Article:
Conan O’Brien welcomed the Television Critics Association to the set of his new TBS show “Conan.” It’s the first time most of them had spoken to O’Brien since NBC, except for Bill Carter who wrote the books on the talk show wars of two generations. It may have been the only audience that did not begin the show by chanting, “Co-nan, Co-nan!" O’Brien joked that that got old “about three weeks ago.”

But seriously, O’Brien appreciates the love and doesn’t expect it to last forever. It won’t become his “Woof woof.” “We can’t even stop it,” O’Brien said. “I think it’s like anything else. It’s going to play itself out over time. The last year has been a crazy journey of discovery and this show will be the same I think. So we’re going to find out as we go. I think we’re playing it out and like I say, it’s an organic process. So I think this show could become a game show in a year. Who knows? I have no idea. I’m as interested as anybody else to find out what’s going to happen.”

The chanting is only one component of the audience that has reinvigorated O’Brien’s hosting abilities. He feels working off of the audience’s energy has brought out his best. “I mean last night’s crowd, it’s a Tuesday in January and they were unbelievable. It feels like it’s got a little bit of a rock n’ roll energy and people have made things and some of them are in costumes. Sometimes it looks like ‘Let’s Make a Deal in here.’ I didn’t design any of this. I don't know where it’s going but all of us, everybody in this room is facing the complete transformation of our business and you can resist it and hate it and fight it or you can go with it. I’m saying let’s go with it. I go into the crowd more and I do monologues I’ll see people and I’ll engage with them and I’ll go up into the seats sometimes and bring them into it. Last night I’m playing with some guy in the crowd and we’re just seeing where this goes. If it feels good, we do it.”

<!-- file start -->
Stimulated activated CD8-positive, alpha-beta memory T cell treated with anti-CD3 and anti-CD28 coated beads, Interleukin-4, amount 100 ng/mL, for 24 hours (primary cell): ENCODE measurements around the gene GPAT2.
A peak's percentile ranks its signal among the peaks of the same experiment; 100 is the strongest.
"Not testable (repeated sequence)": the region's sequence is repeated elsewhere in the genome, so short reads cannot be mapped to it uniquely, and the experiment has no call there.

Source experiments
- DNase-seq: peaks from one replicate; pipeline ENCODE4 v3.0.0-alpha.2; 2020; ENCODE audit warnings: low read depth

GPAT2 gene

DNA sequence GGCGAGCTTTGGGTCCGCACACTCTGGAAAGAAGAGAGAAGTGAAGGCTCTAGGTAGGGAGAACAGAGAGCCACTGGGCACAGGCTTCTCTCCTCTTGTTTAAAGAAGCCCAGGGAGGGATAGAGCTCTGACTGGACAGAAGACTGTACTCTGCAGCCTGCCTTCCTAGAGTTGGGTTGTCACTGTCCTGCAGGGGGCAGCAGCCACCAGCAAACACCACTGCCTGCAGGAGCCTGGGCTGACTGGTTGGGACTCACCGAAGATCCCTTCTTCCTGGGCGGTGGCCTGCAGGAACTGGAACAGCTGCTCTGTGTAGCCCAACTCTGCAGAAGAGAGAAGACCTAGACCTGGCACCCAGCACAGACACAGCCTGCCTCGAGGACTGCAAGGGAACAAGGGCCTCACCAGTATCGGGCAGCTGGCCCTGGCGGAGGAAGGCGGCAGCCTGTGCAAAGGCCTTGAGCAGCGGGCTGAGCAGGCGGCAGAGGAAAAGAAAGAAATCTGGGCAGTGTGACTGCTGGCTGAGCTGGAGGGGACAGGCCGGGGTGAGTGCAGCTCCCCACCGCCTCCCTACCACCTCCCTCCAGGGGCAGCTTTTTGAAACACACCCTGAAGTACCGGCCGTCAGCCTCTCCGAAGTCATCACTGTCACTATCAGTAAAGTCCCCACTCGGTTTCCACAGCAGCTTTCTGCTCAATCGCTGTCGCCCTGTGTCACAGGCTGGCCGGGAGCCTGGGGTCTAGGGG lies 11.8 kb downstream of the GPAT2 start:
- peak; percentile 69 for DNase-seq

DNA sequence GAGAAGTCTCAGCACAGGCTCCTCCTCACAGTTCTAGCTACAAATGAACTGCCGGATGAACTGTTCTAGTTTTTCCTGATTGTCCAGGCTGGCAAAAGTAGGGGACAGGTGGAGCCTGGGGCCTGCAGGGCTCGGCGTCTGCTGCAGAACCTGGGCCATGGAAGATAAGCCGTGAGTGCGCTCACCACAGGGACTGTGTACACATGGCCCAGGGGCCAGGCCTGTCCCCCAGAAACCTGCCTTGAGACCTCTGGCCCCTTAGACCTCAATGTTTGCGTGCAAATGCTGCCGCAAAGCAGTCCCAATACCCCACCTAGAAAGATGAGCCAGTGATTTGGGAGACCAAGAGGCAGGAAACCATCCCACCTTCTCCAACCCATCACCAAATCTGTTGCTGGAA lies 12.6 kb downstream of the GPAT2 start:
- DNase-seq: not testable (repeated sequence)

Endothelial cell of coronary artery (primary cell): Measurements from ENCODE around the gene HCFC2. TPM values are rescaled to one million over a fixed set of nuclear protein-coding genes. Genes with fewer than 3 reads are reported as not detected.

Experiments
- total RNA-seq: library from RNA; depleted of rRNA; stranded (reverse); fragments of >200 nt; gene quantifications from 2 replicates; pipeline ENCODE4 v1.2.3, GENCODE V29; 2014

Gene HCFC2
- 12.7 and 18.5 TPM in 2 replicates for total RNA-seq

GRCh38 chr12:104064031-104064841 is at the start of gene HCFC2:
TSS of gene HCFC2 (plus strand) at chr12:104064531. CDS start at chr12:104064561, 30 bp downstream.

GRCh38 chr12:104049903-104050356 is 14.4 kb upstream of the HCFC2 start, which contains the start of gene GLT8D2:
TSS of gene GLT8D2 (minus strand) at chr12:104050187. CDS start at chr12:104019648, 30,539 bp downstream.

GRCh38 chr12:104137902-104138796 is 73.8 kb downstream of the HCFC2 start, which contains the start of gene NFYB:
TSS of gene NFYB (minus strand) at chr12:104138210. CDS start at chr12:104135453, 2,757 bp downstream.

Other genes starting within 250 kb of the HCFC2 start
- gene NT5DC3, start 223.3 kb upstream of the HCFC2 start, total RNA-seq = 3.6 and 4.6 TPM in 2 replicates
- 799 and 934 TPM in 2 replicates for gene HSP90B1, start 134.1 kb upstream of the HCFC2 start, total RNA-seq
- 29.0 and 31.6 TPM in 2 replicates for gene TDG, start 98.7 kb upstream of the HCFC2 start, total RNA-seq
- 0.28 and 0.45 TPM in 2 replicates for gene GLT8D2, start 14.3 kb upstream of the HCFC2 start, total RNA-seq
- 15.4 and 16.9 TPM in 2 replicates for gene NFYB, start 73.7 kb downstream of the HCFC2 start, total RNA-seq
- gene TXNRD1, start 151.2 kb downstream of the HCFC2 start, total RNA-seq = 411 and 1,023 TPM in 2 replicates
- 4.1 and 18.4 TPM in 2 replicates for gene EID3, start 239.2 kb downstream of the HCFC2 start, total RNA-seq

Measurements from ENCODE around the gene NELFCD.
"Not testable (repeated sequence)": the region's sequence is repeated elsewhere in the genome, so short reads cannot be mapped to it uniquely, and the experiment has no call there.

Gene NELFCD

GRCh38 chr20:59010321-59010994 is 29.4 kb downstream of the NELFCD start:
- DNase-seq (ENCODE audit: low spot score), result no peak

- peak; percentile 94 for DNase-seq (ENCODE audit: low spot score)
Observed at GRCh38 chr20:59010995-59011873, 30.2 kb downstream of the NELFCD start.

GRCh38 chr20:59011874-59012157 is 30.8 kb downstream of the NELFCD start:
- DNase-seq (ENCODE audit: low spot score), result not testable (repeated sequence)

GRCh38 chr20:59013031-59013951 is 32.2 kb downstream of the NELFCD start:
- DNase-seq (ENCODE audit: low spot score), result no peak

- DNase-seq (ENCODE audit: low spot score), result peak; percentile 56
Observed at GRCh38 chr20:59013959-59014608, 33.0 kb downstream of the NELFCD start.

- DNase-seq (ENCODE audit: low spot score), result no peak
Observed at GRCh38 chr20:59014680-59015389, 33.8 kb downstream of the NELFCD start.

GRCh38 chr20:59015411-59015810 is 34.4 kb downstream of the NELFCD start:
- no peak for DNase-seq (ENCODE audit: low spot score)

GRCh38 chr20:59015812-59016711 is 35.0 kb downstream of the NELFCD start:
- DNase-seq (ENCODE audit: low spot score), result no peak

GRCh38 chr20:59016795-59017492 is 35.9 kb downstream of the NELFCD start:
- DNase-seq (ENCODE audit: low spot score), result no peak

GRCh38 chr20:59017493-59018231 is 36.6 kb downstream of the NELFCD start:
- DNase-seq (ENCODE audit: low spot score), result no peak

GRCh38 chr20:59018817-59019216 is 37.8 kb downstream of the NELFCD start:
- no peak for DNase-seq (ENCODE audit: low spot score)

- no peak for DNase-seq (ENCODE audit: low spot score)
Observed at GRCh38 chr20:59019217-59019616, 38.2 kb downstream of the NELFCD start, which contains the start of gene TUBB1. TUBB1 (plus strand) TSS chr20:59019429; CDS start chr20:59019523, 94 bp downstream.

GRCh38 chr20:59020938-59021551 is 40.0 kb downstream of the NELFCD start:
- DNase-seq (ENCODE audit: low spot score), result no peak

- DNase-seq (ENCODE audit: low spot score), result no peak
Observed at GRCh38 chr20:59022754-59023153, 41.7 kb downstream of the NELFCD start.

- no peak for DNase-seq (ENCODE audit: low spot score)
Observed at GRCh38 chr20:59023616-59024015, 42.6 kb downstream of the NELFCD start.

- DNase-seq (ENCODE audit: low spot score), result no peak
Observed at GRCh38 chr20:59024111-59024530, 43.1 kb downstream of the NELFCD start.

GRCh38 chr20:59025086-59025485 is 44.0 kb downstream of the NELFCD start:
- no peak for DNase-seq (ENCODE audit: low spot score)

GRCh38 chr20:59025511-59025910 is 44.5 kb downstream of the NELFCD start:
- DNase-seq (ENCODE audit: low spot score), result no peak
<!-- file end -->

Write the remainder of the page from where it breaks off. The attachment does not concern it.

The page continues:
It works in the writer’s room too. So many people followed O’Brien from NBC that it’s just a love fest on and off stage now. “What happens is a lot of our people came over from the last gig, really a shockingly high number of people were able to stick with us and rode out this last year and I felt just put together this show. There’s a feeling here with everybody. The crew, the staff, a lot of people in their early 20s who are working on the show, we’ve all been through something in the last year so there’s sort of a spirit. There’s a little pirate ship feeling to this show which I love. Everybody has it because we all went through it. None of us knew what was going to happen, were we going to get other jobs, how are we going to make it through this thing? We stuck together and we did. That creates a strong dynamic here at the show that I think is coming through on television.”

Even David Letterman expressed his feelings for O’Brien in a phone call over the holidays. “He wanted to know what I was wearing,” O’Brien joked. “It was just a quick call. We hadn’t spoken for a long time and he just called to basically say, ‘I haven’t checked in on you, I just wanted to make sure that we were good.’ I said, ‘We’ve always been good.’ I have a lot of respect for that guy. I said he didn’t owe me a phone call but I appreciate it and then we chatted about other silly things and that was it. So it was not a lengthy phone call. He’s not a blabbermouth but it was nice. It was just nice to get the call and I made it quite clear to him he didn’t owe me a call but I was happy to talk to him. So it was nice to get it but I wanted to reassure him that he didn’t owe me any call or anything like that.”

However, O’Brien thinks it is still unlikely he would ever have a sit down with Jay Leno. “I don't think so. There’s nothing to be figured out. We all know the story and we all know what happened. I think it’s better, just life is short. I’ve got kids and a family. I’ve got life to live and I’m really happy here so I don't think about it too much. And I’m sure he’s busy.”

“Conan” airs weeknights at 11 on TBS.